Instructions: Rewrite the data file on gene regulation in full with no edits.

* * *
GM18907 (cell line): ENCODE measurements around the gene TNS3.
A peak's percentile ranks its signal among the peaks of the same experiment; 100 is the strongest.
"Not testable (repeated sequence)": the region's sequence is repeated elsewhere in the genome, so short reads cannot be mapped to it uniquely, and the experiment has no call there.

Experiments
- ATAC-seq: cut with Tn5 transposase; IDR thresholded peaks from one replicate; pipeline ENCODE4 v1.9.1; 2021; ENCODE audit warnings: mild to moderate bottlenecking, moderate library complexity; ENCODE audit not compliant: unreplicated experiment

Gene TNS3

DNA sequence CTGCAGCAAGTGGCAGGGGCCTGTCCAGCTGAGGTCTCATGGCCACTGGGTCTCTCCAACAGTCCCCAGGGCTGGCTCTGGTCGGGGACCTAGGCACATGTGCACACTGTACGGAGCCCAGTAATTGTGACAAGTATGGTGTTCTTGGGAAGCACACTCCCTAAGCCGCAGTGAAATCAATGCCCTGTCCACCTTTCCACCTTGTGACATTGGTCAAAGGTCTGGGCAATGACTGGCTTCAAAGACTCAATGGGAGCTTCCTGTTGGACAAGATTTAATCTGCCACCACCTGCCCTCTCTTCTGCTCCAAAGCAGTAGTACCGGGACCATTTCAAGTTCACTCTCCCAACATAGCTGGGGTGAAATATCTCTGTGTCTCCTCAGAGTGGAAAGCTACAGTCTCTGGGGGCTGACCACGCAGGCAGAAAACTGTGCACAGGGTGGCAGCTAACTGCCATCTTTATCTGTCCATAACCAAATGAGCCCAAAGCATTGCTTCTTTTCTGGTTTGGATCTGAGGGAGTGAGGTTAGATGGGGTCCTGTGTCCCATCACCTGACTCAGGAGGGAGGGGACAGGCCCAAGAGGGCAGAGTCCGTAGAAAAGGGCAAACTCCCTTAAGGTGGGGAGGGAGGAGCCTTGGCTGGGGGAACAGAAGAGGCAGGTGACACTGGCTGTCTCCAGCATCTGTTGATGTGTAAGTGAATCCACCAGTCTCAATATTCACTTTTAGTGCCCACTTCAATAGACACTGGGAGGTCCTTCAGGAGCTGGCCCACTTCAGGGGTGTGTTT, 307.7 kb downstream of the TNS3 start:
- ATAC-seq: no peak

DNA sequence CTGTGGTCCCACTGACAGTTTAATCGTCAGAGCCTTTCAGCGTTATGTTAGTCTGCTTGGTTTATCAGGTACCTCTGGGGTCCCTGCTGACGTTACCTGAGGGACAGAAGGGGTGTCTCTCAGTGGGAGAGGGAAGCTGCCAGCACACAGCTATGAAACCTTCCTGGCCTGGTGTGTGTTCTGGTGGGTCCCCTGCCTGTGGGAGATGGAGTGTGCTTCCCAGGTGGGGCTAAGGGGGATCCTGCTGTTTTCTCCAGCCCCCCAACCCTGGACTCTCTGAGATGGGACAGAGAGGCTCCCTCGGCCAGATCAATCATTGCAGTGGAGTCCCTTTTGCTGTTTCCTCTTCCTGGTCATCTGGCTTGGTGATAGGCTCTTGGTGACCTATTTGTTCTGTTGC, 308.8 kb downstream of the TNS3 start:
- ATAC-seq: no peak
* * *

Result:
GM18907 (cell line): ENCODE measurements around the gene TNS3.
A peak's percentile ranks its signal among the peaks of the same experiment; 100 is the strongest.
"Not testable (repeated sequence)": the region's sequence is repeated elsewhere in the genome, so short reads cannot be mapped to it uniquely, and the experiment has no call there.

Experiments
- ATAC-seq: cut with Tn5 transposase; IDR thresholded peaks from one replicate; pipeline ENCODE4 v1.9.1; 2021; ENCODE audit warnings: mild to moderate bottlenecking, moderate library complexity; ENCODE audit not compliant: unreplicated experiment

Gene TNS3

DNA sequence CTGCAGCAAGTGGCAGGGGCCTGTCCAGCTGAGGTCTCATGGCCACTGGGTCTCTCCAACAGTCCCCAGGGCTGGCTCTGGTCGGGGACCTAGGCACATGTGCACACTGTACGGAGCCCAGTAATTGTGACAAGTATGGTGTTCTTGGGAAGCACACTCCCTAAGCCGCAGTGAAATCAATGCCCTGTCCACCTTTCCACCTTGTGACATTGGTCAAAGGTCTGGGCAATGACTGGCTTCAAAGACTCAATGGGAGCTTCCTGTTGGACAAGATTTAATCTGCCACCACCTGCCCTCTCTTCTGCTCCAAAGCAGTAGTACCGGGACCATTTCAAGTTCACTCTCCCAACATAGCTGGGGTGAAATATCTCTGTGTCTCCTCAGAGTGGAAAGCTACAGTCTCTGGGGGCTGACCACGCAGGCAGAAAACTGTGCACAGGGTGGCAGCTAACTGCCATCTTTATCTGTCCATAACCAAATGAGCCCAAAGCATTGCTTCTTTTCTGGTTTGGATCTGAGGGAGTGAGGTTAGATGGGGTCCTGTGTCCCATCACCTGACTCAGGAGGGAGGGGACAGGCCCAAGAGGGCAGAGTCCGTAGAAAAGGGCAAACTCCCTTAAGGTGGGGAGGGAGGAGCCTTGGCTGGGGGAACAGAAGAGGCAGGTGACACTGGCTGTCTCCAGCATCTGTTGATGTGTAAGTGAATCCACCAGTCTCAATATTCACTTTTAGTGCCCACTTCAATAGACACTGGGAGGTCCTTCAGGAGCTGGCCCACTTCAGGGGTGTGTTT, 307.7 kb downstream of the TNS3 start:
- ATAC-seq: no peak

DNA sequence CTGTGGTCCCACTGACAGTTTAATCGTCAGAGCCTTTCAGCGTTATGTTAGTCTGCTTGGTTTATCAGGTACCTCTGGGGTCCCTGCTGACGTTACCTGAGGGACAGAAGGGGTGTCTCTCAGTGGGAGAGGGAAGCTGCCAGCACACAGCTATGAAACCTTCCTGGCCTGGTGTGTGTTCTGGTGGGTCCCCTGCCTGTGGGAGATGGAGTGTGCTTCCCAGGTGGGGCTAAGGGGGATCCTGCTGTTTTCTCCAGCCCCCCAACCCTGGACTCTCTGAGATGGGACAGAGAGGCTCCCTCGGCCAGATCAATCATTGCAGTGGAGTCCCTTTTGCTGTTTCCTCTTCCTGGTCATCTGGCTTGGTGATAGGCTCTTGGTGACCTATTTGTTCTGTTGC, 308.8 kb downstream of the TNS3 start:
- ATAC-seq: no peak